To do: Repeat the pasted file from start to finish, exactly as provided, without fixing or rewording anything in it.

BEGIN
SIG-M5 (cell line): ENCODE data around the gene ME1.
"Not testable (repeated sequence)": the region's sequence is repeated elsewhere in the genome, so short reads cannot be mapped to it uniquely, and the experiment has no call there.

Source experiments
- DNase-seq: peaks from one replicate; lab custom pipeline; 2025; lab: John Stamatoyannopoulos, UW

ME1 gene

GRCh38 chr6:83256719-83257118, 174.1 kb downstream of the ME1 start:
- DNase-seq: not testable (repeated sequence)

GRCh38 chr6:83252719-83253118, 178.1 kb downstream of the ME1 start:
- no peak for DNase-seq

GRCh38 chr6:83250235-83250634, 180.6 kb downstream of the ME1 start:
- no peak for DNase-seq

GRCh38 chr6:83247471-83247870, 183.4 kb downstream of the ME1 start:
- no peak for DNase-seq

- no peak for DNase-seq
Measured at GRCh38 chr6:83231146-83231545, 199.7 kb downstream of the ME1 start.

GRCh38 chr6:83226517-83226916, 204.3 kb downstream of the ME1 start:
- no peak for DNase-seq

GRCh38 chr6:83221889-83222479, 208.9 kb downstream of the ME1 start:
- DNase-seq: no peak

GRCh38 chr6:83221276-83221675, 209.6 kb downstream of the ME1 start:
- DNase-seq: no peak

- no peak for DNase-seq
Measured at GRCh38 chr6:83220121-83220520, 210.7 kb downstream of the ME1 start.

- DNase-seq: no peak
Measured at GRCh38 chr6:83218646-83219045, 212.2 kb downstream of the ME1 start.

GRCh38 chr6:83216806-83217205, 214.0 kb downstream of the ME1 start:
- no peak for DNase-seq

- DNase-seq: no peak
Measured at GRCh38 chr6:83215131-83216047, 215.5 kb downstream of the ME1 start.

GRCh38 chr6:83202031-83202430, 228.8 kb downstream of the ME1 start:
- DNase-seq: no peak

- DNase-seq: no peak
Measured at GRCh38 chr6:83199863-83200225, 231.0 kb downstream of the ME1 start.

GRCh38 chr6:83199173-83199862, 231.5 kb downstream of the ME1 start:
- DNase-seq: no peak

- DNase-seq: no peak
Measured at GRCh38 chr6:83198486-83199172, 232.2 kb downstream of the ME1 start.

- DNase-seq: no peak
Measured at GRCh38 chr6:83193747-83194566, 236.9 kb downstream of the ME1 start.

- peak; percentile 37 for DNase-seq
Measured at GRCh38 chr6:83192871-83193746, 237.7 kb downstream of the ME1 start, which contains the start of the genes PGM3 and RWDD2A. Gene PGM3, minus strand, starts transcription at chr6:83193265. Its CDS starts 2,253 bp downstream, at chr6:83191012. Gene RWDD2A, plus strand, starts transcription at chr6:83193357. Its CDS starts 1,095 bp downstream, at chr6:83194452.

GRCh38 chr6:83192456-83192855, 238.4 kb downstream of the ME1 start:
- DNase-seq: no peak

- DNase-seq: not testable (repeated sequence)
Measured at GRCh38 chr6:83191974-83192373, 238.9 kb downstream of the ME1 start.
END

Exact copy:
SIG-M5 (cell line): ENCODE data around the gene ME1.
"Not testable (repeated sequence)": the region's sequence is repeated elsewhere in the genome, so short reads cannot be mapped to it uniquely, and the experiment has no call there.

Source experiments
- DNase-seq: peaks from one replicate; lab custom pipeline; 2025; lab: John Stamatoyannopoulos, UW

ME1 gene

GRCh38 chr6:83256719-83257118, 174.1 kb downstream of the ME1 start:
- DNase-seq: not testable (repeated sequence)

GRCh38 chr6:83252719-83253118, 178.1 kb downstream of the ME1 start:
- no peak for DNase-seq

GRCh38 chr6:83250235-83250634, 180.6 kb downstream of the ME1 start:
- no peak for DNase-seq

GRCh38 chr6:83247471-83247870, 183.4 kb downstream of the ME1 start:
- no peak for DNase-seq

- no peak for DNase-seq
Measured at GRCh38 chr6:83231146-83231545, 199.7 kb downstream of the ME1 start.

GRCh38 chr6:83226517-83226916, 204.3 kb downstream of the ME1 start:
- no peak for DNase-seq

GRCh38 chr6:83221889-83222479, 208.9 kb downstream of the ME1 start:
- DNase-seq: no peak

GRCh38 chr6:83221276-83221675, 209.6 kb downstream of the ME1 start:
- DNase-seq: no peak

- no peak for DNase-seq
Measured at GRCh38 chr6:83220121-83220520, 210.7 kb downstream of the ME1 start.

- DNase-seq: no peak
Measured at GRCh38 chr6:83218646-83219045, 212.2 kb downstream of the ME1 start.

GRCh38 chr6:83216806-83217205, 214.0 kb downstream of the ME1 start:
- no peak for DNase-seq

- DNase-seq: no peak
Measured at GRCh38 chr6:83215131-83216047, 215.5 kb downstream of the ME1 start.

GRCh38 chr6:83202031-83202430, 228.8 kb downstream of the ME1 start:
- DNase-seq: no peak

- DNase-seq: no peak
Measured at GRCh38 chr6:83199863-83200225, 231.0 kb downstream of the ME1 start.

GRCh38 chr6:83199173-83199862, 231.5 kb downstream of the ME1 start:
- DNase-seq: no peak

- DNase-seq: no peak
Measured at GRCh38 chr6:83198486-83199172, 232.2 kb downstream of the ME1 start.

- DNase-seq: no peak
Measured at GRCh38 chr6:83193747-83194566, 236.9 kb downstream of the ME1 start.

- peak; percentile 37 for DNase-seq
Measured at GRCh38 chr6:83192871-83193746, 237.7 kb downstream of the ME1 start, which contains the start of the genes PGM3 and RWDD2A. Gene PGM3, minus strand, starts transcription at chr6:83193265. Its CDS starts 2,253 bp downstream, at chr6:83191012. Gene RWDD2A, plus strand, starts transcription at chr6:83193357. Its CDS starts 1,095 bp downstream, at chr6:83194452.

GRCh38 chr6:83192456-83192855, 238.4 kb downstream of the ME1 start:
- DNase-seq: no peak

- DNase-seq: not testable (repeated sequence)
Measured at GRCh38 chr6:83191974-83192373, 238.9 kb downstream of the ME1 start.